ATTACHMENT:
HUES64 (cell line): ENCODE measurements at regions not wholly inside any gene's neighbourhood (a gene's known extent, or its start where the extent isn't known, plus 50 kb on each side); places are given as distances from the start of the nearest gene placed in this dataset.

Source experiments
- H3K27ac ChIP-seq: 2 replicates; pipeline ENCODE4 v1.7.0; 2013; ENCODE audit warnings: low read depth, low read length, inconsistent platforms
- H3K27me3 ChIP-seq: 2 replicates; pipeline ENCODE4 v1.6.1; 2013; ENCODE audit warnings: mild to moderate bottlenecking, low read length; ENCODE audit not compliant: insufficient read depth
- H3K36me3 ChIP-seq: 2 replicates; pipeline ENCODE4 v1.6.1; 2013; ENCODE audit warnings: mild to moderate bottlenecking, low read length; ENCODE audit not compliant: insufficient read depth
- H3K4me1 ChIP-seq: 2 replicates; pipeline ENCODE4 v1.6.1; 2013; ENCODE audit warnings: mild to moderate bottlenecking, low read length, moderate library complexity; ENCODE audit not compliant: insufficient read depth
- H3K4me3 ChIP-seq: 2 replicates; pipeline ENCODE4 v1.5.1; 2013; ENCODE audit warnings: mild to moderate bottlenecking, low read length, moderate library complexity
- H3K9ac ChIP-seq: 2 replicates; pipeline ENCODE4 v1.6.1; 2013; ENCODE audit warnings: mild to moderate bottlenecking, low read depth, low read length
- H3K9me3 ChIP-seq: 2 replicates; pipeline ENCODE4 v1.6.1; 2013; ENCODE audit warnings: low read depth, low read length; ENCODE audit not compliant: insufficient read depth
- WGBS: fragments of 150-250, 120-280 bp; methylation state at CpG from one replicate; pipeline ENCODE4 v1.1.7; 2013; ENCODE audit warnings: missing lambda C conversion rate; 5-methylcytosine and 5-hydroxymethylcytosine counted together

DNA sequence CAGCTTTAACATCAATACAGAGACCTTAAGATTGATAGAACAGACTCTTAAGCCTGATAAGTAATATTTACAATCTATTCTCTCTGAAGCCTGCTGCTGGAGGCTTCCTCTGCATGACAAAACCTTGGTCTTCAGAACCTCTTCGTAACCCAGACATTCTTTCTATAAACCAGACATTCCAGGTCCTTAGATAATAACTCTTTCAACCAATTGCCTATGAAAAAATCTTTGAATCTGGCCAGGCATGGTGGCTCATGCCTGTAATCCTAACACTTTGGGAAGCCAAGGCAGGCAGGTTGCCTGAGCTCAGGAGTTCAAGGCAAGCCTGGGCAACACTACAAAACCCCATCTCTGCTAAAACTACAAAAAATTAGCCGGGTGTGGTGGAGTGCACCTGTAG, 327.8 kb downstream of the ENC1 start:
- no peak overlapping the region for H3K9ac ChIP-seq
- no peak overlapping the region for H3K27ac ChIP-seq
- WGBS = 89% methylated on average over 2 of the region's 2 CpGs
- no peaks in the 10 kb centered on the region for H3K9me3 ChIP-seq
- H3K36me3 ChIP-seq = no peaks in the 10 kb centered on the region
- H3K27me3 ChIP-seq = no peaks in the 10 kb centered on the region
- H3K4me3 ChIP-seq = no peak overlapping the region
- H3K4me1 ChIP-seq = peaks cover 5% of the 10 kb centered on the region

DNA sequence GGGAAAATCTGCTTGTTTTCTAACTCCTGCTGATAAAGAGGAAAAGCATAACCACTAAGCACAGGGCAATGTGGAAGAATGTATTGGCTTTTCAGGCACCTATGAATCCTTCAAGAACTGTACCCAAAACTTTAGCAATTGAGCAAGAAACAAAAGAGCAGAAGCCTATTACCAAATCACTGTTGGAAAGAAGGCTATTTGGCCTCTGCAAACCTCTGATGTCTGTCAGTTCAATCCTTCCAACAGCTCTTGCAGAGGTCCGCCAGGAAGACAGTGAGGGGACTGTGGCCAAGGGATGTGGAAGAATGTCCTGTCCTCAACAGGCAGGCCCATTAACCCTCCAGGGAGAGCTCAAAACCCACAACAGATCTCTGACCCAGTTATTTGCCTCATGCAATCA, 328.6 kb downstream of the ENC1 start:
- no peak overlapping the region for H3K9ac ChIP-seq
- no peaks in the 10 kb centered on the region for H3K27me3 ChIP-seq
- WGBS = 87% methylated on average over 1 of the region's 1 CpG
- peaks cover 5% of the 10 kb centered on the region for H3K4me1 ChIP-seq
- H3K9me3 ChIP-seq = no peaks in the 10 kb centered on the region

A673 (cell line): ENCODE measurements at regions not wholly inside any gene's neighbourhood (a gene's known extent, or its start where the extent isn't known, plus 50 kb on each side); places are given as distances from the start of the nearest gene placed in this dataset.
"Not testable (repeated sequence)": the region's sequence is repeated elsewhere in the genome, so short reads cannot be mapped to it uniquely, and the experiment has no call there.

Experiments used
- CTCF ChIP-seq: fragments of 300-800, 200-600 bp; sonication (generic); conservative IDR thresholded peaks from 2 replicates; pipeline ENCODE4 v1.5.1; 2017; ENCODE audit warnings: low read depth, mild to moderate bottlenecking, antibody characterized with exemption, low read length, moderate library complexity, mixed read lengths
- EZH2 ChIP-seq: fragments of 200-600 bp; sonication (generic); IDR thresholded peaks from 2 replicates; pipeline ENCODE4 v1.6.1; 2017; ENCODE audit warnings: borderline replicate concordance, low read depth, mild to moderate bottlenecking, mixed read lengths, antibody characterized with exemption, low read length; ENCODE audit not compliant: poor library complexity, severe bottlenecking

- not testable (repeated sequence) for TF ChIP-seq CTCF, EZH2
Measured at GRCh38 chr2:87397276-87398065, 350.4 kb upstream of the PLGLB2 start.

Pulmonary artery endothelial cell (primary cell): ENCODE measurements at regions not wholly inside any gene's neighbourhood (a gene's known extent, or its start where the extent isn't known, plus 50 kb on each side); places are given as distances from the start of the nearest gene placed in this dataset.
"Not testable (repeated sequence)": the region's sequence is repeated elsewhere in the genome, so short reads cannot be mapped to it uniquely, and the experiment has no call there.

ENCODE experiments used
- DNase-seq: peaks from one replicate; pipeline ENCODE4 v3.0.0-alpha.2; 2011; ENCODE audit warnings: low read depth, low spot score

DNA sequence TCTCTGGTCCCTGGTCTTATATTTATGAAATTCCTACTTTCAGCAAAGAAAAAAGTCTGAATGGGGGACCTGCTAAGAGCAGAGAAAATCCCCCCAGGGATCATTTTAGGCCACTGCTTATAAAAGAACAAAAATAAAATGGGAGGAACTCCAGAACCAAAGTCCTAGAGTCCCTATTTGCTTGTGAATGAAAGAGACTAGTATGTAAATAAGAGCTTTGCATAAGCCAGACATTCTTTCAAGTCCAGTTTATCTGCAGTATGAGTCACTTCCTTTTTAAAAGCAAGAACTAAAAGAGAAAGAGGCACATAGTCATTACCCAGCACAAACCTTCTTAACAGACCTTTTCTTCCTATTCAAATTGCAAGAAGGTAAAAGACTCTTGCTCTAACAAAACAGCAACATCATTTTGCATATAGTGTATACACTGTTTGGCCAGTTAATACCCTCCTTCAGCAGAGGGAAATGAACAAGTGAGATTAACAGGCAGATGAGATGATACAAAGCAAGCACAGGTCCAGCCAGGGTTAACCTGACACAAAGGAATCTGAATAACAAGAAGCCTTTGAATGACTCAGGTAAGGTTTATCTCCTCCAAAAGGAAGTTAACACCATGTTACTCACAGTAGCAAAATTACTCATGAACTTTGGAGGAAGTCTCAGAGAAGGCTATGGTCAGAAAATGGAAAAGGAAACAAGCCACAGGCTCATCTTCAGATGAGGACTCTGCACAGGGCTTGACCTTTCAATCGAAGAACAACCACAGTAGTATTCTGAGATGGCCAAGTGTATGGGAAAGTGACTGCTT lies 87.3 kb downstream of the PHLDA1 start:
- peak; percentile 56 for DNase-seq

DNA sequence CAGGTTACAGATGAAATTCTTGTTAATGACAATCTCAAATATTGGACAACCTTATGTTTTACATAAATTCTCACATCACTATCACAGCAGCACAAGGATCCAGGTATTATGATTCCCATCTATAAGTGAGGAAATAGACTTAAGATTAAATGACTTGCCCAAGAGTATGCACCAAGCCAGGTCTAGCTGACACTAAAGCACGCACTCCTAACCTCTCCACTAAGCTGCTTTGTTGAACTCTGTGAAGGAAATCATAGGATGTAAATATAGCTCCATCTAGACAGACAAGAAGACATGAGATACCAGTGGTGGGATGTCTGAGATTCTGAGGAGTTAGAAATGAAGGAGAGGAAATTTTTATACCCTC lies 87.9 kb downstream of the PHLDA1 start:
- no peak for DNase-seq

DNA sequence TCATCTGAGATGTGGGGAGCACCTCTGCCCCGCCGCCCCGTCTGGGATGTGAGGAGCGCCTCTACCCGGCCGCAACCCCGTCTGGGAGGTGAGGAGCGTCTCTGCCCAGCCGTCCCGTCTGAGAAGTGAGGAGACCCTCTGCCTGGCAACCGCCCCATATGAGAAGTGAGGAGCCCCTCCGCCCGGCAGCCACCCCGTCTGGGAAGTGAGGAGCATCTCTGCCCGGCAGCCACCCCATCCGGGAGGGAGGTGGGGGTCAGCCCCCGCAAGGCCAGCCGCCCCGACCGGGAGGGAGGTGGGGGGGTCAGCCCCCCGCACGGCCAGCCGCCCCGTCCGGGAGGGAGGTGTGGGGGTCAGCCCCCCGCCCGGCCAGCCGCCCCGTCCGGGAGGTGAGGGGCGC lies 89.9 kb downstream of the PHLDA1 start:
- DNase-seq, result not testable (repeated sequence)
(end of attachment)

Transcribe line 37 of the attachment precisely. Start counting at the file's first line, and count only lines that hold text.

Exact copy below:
DNA sequence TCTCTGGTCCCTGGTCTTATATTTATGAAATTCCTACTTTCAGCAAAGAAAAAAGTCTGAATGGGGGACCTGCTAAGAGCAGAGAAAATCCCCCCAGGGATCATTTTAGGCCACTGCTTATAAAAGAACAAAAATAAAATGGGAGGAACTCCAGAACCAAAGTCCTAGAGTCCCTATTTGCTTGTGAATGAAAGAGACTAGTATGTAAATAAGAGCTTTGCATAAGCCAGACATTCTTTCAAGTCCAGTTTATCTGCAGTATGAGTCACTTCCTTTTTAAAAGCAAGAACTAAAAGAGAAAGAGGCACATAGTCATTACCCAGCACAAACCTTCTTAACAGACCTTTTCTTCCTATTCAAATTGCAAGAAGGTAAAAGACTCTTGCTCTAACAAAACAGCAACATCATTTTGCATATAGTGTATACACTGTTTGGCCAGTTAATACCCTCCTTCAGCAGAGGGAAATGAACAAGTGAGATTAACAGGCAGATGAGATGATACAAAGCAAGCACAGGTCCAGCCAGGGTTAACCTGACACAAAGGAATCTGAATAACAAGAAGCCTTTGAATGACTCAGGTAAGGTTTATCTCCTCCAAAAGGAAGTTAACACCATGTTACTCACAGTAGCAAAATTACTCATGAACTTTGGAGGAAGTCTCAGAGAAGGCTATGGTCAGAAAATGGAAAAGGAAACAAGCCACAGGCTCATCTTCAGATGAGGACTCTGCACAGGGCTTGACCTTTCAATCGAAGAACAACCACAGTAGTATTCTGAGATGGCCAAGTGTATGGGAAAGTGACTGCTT lies 87.3 kb downstream of the PHLDA1 start: